In Leegin Creative Leather Products v. PSKS, Inc.,the United States Supreme Court, reversing a century old rule, held that it is no longer per se illegal for a manufacturer to establish vertical minimum resale price maintenance arrangements with retailers of its products.
The plaintiff-retailer in Leegin argued that the defendant-manufacturer’s establishment of a policy of refusing to sell its goods to retailers who discounted them below levels set by the manufacturer was per seillegal under § 1 of the Sherman Act. Relying on long-standing precedent, the District Court agreed and, accordingly, did not permit evidence of any procompetitive effects of the defendant’s policy. The plaintiff was awarded a multimillion dollar judgment, which was affirmed on appeal.
The Supreme Court, in a 5 to 4 decision, ruled that per serules should only be applied with respect to restraints that “always or almost always” tend to restrain competition. Because the Court concluded that vertical minimum resale price agreements do not have such an anticompetitive effect, it held that application of a per se rule was not appropriate. Among other things, the Court found that the economic literature was “replete” with procompetitive justifications for resale price maintenance agreements and that such agreements could, among other things, promote interbrand competition, facilitate market entry for new competitors, and incentivize retailers to provide enhanced services to support sales of goods to which such agreements apply.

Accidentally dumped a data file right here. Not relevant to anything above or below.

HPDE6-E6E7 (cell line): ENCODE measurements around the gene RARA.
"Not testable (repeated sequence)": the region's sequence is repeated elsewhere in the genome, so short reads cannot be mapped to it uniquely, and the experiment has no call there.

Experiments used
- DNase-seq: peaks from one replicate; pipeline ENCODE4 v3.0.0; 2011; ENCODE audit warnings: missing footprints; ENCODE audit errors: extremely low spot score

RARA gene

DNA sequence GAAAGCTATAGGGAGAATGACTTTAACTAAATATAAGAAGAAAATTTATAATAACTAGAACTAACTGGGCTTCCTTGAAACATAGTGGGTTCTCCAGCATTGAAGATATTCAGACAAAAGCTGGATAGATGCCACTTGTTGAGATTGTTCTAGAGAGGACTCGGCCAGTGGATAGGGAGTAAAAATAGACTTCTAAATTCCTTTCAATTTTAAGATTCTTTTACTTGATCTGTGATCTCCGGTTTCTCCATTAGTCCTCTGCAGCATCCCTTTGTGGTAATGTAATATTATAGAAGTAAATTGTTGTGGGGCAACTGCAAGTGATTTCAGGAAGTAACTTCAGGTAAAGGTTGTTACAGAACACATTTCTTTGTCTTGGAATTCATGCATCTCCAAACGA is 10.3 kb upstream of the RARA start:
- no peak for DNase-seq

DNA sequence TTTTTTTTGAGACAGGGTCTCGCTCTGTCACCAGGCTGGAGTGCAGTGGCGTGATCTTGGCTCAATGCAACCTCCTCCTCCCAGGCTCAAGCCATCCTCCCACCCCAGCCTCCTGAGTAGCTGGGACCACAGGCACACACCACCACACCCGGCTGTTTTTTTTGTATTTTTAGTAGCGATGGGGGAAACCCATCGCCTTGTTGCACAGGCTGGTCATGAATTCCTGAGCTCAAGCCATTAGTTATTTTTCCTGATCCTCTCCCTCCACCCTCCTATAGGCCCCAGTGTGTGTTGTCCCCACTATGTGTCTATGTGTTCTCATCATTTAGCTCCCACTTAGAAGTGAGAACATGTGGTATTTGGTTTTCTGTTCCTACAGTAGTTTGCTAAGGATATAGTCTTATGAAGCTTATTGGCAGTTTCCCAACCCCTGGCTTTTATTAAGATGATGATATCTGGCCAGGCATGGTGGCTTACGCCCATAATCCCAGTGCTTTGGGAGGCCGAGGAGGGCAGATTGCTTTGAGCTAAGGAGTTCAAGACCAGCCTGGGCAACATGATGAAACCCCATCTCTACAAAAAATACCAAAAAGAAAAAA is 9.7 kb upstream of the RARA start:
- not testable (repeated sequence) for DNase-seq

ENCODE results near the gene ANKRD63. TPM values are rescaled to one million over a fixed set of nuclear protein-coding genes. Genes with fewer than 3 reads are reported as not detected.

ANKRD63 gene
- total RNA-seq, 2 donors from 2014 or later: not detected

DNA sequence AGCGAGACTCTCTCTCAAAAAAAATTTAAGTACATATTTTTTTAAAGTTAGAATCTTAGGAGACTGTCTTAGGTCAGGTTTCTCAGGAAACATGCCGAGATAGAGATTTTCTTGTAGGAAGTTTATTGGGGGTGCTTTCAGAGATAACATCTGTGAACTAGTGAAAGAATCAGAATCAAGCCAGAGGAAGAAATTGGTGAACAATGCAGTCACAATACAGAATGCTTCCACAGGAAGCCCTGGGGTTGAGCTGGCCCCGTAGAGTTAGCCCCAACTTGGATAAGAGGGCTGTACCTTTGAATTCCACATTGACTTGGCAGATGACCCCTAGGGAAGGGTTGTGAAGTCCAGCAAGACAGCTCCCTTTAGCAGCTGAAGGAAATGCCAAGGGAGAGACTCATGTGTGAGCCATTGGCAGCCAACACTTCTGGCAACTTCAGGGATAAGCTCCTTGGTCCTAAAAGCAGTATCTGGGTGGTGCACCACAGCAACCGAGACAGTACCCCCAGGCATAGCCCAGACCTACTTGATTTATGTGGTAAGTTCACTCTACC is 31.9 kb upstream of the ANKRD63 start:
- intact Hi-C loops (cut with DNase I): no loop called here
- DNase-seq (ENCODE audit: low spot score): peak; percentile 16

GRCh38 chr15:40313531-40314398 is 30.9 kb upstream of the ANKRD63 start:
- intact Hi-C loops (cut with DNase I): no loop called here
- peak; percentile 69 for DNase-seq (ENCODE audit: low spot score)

While recognizing that vertical price restraints also could have anticompetitive effects, especially when imposed by market-powerful manufacturers or when foisted upon a manufacturer by retailers, the Court determined that, under the “rule of reason” test, courts were well equipped to prohibit vertical resale price maintenance agreements that impose unreasonable restraints on competition. (Leegin Creative Leather Products, Inc. v. PSKS, Inc., ___ S.Ct. ___, 2007 WL 1835892 (June 28, 2007))